While the fashion world has already moved on from New York to London, now Milan, and soon, Paris, I am still sitting here reeling over all the new, unique and surprising (or, shocking, really, but in a good way!) venues from this year’s New York Fashion Week. I realize that this is a bit late, considering the fact that NYFW ended about a week ago. Some might even call it “stale,” but I don’t care. Seeing where the designers choose to present their collections each season is one of the things I love most about Fashion Month, and sometimes I even discover new places that hadn’t previously been on my radar. (The Frick Collection in New York, for example, which I hadn’t heard of until Carolina Herrera’s first runway show a few years ago. I have since visited the museum, and it is now a recommendation on my New York City Guide.) Several years ago, most all of the NYFW shows were held in tents at a central locale. For 17 years the shows were held in Bryant Park, until 2010, when the hub moved to Mercedes-Benz Fashion Week at Lincoln Center. The events were sponsored, the shows commercialized. The fashion world of New York took over these areas, staking claim for two weeks while locals and tourists alike, for the most part, probably tried to avoid the madness. But that ended in 2015 when the contract with Lincoln Center wasn’t renewed. Since then, designers have taken their collections and embedded themselves throughout the city. They have more creative freedom when it comes to where they want to hold their show. It’s less commercial this way, way more exciting, and allows them to play with the personalities of New York City (and beyond, thanks to Mr. Ralph Lauren). And I love it. Sure, it may be difficult on the show-goers who have to battle traffic, diving in and out of Ubers, zig-zagging across the entire island of Manhattan to get to the next show on time, but hey, it adds to the energy and excitement that is New York Fashion Week.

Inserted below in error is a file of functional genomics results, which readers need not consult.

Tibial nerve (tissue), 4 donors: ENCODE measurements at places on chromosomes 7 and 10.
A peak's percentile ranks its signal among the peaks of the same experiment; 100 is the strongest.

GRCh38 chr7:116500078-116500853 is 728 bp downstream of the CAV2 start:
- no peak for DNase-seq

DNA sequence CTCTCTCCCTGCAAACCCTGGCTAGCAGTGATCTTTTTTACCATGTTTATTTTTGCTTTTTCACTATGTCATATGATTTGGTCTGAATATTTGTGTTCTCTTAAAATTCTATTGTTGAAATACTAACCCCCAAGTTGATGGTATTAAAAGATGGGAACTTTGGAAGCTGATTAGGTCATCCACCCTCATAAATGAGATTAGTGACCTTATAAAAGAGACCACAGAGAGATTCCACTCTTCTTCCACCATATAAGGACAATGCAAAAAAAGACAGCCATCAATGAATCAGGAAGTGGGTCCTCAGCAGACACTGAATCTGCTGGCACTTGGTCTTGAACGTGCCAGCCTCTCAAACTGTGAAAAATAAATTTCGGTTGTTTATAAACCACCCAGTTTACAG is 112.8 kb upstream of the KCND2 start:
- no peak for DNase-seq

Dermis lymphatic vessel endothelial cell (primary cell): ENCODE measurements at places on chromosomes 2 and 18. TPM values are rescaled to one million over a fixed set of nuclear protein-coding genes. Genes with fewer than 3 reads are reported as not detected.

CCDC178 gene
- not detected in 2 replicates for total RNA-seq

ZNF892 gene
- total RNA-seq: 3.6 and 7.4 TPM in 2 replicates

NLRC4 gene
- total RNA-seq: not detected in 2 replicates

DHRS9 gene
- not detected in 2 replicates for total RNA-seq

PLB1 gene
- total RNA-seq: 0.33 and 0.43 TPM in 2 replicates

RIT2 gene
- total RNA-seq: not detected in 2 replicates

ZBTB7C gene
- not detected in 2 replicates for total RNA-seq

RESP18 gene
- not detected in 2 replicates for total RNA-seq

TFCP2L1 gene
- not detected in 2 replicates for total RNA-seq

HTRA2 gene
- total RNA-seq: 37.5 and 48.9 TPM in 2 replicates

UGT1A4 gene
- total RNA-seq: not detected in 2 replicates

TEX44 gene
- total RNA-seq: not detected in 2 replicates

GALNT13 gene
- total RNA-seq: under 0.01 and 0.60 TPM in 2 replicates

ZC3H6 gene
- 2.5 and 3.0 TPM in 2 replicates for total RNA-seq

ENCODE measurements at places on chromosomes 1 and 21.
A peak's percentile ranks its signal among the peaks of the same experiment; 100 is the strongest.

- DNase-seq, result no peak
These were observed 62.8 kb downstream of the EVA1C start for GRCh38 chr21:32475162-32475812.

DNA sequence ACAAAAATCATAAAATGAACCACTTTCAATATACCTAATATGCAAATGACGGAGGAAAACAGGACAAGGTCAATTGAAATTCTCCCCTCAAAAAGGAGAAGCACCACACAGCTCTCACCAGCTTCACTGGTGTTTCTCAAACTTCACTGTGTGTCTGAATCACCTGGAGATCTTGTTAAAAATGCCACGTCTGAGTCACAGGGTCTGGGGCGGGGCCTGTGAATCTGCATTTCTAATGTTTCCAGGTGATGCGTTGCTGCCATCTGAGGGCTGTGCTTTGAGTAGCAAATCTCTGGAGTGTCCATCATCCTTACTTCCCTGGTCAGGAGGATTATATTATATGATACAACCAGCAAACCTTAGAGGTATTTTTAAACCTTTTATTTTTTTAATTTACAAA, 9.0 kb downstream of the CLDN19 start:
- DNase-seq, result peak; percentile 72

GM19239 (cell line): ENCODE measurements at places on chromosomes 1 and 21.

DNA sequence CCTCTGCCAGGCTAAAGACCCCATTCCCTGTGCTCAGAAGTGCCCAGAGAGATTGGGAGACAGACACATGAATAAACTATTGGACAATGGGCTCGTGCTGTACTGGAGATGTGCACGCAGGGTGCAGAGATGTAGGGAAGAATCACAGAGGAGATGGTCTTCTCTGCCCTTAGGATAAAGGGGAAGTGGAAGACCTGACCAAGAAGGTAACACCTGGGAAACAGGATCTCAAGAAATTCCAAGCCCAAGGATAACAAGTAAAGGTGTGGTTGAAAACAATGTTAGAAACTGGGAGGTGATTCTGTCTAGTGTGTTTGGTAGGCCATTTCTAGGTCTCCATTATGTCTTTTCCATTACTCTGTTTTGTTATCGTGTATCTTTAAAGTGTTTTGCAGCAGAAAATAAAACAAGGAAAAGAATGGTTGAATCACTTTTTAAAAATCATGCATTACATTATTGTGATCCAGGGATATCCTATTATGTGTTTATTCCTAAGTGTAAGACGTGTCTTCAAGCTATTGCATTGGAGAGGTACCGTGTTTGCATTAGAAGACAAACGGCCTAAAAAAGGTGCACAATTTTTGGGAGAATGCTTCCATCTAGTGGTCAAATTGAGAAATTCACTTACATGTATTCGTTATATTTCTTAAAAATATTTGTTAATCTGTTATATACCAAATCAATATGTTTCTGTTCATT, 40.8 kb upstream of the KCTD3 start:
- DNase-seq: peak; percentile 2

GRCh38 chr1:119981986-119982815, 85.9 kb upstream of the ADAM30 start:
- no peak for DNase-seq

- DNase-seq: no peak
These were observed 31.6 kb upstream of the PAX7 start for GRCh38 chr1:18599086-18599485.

So without further ado, let us rehash the standout venues of New York’s Spring 2018 Ready to Wear shows.
123 Nassau Street, Manhattan
Cinq à Sept took to the rooftop of The Beekman, the Lower East Side’s Thompson Hotel, for its presentation this year. This is a presentation I always look forward to not only because I love creative director Jane Siskin’s designs, but because you can guarantee that it will be held at one of New York City’s hotspots. Spring 2017 was presented at The Ludlow Hotel’s Dirty French (which I wrote about here), Fall 2017 at Le Coucou in Soho (a swoon-worthy restaurant), and this year, at The Beekman, a hotel I’ve been dying to visit since it opened in Lower Manhattan one year ago. The hotel, much like the Cinq à Sept signature style, is rich, sexy, heavy, dark and lavish. Guests ascended past the hotel’s many levels to the rooftop, where they witnessed a cir a fabulous circus, with the designs standing out as the main act.
Cooper Hewitt, Smithsonian Design Museum
2 East 9 Street, Manhattan